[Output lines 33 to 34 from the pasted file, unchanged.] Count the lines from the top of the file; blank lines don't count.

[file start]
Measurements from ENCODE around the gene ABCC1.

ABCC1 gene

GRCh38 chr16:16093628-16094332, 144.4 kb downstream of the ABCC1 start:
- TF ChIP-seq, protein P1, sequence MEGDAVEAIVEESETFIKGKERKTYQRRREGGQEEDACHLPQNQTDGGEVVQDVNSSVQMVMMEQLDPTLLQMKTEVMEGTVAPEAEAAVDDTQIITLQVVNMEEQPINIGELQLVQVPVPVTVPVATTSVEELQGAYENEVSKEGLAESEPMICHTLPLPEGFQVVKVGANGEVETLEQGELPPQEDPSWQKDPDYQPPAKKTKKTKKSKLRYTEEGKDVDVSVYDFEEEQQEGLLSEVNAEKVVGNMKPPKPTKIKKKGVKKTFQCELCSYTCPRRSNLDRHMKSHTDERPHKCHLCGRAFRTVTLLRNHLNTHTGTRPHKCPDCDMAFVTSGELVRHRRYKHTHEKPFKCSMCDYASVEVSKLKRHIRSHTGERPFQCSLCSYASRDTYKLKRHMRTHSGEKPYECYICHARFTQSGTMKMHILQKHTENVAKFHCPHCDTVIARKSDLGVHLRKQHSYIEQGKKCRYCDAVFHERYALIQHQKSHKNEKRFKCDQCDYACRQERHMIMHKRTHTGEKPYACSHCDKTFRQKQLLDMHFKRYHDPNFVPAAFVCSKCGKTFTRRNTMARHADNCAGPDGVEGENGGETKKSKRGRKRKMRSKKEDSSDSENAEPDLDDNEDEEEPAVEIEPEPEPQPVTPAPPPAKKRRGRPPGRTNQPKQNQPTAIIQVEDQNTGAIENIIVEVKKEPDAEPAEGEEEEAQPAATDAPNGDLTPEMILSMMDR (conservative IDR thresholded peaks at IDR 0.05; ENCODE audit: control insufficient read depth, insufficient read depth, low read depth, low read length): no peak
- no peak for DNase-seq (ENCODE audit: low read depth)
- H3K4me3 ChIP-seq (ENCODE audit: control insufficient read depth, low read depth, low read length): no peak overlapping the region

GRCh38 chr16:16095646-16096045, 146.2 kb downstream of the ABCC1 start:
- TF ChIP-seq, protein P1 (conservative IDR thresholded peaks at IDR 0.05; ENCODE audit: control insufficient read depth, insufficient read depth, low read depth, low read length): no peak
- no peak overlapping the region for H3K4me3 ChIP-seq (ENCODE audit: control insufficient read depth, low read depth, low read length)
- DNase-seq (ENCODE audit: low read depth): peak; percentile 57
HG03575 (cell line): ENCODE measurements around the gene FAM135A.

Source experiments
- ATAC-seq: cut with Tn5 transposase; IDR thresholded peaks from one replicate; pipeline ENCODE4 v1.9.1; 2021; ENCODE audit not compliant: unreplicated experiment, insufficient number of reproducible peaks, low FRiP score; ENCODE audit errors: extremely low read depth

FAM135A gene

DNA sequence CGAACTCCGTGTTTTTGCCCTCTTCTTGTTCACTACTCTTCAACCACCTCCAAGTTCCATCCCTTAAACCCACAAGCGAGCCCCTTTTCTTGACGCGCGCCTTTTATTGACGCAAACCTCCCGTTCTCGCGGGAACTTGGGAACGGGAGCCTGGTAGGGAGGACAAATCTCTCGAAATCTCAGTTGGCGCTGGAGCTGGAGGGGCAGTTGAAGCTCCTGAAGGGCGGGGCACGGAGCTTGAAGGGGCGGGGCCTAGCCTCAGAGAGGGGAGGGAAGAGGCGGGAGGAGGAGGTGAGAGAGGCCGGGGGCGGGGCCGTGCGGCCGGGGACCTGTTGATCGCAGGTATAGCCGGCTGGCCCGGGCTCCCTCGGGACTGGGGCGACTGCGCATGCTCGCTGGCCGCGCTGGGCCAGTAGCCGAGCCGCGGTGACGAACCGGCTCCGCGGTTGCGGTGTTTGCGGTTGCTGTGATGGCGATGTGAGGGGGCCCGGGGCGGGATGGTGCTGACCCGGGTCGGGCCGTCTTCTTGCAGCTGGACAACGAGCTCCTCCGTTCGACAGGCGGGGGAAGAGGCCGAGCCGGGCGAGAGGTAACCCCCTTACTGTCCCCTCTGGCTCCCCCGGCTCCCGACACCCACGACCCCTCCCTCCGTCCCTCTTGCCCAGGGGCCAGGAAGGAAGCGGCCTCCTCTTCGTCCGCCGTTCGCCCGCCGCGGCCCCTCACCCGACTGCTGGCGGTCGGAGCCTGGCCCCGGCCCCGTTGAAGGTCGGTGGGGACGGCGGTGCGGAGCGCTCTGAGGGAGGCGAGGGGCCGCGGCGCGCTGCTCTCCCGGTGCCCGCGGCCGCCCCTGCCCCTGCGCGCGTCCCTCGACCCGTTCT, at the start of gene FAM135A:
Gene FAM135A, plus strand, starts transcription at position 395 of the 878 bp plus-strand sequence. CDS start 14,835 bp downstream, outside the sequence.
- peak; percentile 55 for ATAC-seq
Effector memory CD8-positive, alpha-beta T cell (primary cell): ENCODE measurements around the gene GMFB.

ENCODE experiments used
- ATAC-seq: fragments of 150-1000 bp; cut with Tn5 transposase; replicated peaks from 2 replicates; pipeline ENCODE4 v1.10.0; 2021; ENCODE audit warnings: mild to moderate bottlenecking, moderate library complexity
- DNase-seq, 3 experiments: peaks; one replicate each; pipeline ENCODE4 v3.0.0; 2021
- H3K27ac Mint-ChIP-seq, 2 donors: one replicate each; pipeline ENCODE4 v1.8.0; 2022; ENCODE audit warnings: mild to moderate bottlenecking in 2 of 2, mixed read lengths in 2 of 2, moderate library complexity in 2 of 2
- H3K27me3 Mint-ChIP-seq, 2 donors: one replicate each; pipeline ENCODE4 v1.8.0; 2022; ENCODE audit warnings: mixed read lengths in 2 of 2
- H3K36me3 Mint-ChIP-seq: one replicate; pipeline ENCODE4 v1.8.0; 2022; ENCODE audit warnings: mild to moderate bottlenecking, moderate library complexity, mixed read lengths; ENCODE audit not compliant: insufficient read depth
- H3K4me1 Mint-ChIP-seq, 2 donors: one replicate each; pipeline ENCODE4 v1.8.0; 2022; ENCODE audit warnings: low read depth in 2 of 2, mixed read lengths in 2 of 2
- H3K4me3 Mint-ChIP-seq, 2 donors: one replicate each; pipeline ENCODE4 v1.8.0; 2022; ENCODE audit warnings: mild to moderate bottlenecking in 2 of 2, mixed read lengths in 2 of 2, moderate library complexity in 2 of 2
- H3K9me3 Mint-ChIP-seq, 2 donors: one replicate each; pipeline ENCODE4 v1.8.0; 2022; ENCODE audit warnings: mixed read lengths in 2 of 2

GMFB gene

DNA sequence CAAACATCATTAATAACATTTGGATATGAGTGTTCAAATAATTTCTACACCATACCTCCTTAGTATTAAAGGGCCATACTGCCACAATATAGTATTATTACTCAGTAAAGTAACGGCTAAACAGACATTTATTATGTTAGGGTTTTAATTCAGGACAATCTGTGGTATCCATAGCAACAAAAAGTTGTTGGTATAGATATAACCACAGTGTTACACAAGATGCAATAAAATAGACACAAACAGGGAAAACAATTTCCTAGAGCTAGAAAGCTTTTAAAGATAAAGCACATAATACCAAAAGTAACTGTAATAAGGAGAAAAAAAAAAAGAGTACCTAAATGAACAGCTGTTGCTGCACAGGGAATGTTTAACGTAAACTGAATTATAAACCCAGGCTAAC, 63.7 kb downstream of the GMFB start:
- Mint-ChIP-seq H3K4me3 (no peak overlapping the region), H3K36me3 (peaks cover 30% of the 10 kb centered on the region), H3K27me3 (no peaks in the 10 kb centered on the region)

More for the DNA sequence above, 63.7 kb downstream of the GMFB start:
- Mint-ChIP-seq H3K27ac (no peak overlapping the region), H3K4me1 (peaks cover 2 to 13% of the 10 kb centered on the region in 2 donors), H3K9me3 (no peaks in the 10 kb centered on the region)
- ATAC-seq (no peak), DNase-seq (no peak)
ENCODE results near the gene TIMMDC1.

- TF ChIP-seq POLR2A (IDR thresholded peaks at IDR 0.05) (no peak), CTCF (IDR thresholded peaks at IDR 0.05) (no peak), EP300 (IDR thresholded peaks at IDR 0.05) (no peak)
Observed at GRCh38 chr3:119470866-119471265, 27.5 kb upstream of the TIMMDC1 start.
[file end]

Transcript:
- ATAC-seq (no peak), DNase-seq (no peak)
ENCODE results near the gene TIMMDC1.